Neither did the tribunal hold Doenitz responsible for "deliberately ordering the killing of shipwreck survivors." He was found guilty of crimes against peace and war crimes.
Raeder was found guilty because he "was active in the invasion of Norway, participated in plans for the invasion of Poland and the USSR, was present at the Hoezbach Conference Nov. 5, 1937, at which aggressive war was planned and admitted passing on the commando order, although it did not apply to naval warfare."
The tribunal said Von Schirach "subject the Hitler youth to an intense program of Nazi propaganda." It spoke mostly, however, of his participation in the forced labor program in Vienna and his defense of deportation of the Jews as a "contributing factor to European culture."
Sauckel was credited with "overall responsible for the slave labor program which involved deportation for slave labor of more than 5,000,000 human beings, many of them under terrible conditions of cruelty and suffering."
Jodl's defense that he acted under "superior orders" was blasted by the tribunal. It said of the acts charged against him, "participation in such crimes as these never has been required of any soldier, and he cannot now shield himself behind the mythical requirement of soldierly obedience at all costs, as his excuses for commission of these crimes."
The tribunal said evidence of Bormann's death was not conclusive. If he is later apprehended, the tribunal said the four-power Allied Control Council may consider any facts in mitigation of his guilt.
It held Bormann "participated in plans for the enslavement and annihilation of the population of conquered territories...was active in ruthless treatment of Jews, prominent in the slave labor program and responsible for lynching Allied airmen."
The tribunal said in convicting Seyss-Inquart, "he assumed responsibility for governing territory which had been occupied by aggressive war and administration of which was of vital importance to aggressive war.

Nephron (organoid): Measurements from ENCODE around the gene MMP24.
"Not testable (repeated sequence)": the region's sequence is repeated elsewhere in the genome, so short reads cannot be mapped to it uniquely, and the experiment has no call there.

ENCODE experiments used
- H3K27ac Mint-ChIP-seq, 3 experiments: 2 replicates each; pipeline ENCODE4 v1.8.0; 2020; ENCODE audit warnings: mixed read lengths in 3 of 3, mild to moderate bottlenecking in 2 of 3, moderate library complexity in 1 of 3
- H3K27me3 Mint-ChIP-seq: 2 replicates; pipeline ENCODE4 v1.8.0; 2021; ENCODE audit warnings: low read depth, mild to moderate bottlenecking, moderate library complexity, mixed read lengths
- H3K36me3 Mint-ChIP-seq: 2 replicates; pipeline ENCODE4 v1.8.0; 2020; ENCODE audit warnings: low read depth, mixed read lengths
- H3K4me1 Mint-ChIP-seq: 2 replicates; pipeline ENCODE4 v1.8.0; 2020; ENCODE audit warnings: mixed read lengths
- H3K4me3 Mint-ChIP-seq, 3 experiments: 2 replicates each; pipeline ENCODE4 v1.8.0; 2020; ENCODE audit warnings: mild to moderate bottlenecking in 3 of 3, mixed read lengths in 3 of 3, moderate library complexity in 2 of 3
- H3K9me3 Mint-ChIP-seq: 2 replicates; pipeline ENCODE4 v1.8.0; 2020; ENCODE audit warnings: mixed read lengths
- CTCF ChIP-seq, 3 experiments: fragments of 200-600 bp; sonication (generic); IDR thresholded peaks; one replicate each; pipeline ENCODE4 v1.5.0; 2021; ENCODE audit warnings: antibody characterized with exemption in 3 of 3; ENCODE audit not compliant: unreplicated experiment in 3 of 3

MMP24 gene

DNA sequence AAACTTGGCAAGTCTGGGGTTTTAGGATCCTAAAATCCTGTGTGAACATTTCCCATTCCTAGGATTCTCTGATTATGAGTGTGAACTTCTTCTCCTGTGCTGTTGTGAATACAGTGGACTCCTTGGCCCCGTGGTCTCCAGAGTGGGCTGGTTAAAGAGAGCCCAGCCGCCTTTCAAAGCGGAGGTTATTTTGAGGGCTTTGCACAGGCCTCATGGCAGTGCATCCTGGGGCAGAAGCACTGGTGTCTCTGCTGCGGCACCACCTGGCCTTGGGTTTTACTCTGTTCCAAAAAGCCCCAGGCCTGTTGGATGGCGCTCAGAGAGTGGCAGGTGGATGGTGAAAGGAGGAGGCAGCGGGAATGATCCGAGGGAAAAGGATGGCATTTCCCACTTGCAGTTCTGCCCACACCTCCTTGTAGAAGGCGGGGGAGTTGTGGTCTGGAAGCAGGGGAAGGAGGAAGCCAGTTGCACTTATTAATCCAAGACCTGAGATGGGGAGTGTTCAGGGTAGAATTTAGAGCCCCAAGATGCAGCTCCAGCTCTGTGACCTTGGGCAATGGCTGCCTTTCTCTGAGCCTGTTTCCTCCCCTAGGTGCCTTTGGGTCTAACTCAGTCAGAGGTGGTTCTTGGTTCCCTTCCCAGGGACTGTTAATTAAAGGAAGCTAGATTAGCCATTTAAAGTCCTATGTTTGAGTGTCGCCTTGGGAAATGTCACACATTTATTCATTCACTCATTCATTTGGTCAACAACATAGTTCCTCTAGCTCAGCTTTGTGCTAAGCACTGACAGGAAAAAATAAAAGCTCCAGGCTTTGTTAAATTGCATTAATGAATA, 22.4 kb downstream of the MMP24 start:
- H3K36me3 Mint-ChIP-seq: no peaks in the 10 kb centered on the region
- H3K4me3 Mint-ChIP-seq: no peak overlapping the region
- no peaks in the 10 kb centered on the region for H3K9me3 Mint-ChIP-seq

"He supported harsh occupation policies, exploited resources of Poland for the benefit of Germany, persecuted Jews and was informed of action which involved many Jewish intellectuals, and in the Netherlands was ruthless in applying terrorism to suppress opposition to the German occupation during which over 500,000 people were sent from the Netherlands to the Reich as laborers.
Von Neurath was found guilty on all four counts, but the tribunal credited him with seeking the release of many Czechs who had been arrested.
"He played an important role in Hitler's decision to reoccupy the Rhineland...Suppressed the press, political parties, trade unions and opposition groups in Bohemia and Moravia, worked the Czechoslovakian industry into the structure of German war production, introduced anti-semitic laws...and advocated elimination of the Czechoslovakian intellligentis and other groups which might resist organization.
In mitigation the tribunal said Hitler replaced him with Heinrich Heydrich in Czechoslovakia in September, 1941, saying he had not been harsh enough.
The tribunal admitted Speer "did not initiate or plan wars of aggression" but said he participated in the slave labor program.
In mitigation the tribunal said, "it must be recognized that Speer's establishment of blocked industries did keep many laborers in their homes and in the closing stages of the war he was one of the few men who had courage to tell Hitler the war was lost and take steps to prevent senseless destruction of production facilities, both in occupied territories and in Germany."